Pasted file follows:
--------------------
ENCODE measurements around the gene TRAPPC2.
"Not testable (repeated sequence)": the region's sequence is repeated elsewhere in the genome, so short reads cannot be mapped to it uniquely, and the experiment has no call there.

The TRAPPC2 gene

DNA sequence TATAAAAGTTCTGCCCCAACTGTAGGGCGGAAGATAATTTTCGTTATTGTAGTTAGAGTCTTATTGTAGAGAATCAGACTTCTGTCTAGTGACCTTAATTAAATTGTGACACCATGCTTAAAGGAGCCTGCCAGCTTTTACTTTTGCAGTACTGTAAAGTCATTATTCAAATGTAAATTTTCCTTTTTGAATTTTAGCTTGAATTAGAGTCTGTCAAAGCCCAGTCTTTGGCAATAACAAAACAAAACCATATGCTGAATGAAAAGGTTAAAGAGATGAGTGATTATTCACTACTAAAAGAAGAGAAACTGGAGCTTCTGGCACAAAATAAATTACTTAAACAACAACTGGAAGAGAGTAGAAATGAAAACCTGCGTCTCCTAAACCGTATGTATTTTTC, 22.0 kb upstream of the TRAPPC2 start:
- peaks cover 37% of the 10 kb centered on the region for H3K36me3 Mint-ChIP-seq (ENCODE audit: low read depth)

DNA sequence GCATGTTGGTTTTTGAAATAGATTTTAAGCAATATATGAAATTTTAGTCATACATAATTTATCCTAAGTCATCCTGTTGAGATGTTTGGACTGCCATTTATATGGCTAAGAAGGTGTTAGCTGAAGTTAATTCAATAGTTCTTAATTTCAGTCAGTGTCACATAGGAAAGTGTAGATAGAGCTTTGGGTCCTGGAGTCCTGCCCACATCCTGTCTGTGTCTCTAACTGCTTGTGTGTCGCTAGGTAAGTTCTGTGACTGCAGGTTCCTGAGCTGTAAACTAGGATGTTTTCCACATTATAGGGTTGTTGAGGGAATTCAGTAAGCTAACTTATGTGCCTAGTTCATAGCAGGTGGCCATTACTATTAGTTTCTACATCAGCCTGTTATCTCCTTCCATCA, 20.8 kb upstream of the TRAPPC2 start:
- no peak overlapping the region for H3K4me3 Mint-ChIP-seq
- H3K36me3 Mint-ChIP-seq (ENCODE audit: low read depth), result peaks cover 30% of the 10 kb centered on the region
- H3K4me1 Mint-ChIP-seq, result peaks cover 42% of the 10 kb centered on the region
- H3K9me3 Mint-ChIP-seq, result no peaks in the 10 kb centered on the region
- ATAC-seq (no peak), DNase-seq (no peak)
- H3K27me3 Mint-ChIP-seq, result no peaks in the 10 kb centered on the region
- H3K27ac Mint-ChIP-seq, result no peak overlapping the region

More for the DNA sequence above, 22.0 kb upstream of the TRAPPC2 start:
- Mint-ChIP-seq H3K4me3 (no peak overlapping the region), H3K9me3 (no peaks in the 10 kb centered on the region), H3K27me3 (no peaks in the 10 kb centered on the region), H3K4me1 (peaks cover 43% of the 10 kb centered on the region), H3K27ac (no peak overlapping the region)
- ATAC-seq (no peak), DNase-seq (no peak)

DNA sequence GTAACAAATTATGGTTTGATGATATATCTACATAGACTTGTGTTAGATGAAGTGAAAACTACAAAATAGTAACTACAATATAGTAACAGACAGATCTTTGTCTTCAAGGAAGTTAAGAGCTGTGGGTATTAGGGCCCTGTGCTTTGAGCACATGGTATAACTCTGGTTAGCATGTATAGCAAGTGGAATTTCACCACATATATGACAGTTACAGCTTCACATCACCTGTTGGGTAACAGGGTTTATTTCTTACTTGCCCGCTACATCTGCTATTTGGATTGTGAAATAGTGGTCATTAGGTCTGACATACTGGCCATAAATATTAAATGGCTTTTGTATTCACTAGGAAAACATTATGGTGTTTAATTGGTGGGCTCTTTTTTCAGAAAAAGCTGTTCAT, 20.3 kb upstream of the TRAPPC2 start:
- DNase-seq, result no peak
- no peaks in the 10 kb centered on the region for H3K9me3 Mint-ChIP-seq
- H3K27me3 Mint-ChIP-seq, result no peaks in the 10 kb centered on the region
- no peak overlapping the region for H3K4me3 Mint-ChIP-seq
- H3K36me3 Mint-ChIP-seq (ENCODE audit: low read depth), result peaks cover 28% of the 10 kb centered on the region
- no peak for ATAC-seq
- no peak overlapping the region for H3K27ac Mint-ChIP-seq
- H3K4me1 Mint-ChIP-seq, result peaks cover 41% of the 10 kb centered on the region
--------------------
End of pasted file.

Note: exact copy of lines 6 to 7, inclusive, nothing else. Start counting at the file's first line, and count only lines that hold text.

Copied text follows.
DNA sequence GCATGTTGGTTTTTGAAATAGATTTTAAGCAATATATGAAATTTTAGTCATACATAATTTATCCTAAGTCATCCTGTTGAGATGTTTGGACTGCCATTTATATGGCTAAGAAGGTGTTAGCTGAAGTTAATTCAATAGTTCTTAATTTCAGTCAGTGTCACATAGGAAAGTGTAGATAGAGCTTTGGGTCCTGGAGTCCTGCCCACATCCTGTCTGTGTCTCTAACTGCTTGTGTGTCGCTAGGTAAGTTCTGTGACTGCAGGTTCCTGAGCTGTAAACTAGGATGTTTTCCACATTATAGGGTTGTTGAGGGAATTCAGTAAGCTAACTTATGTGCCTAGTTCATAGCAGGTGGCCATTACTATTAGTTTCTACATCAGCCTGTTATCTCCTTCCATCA, 20.8 kb upstream of the TRAPPC2 start:
- no peak overlapping the region for H3K4me3 Mint-ChIP-seq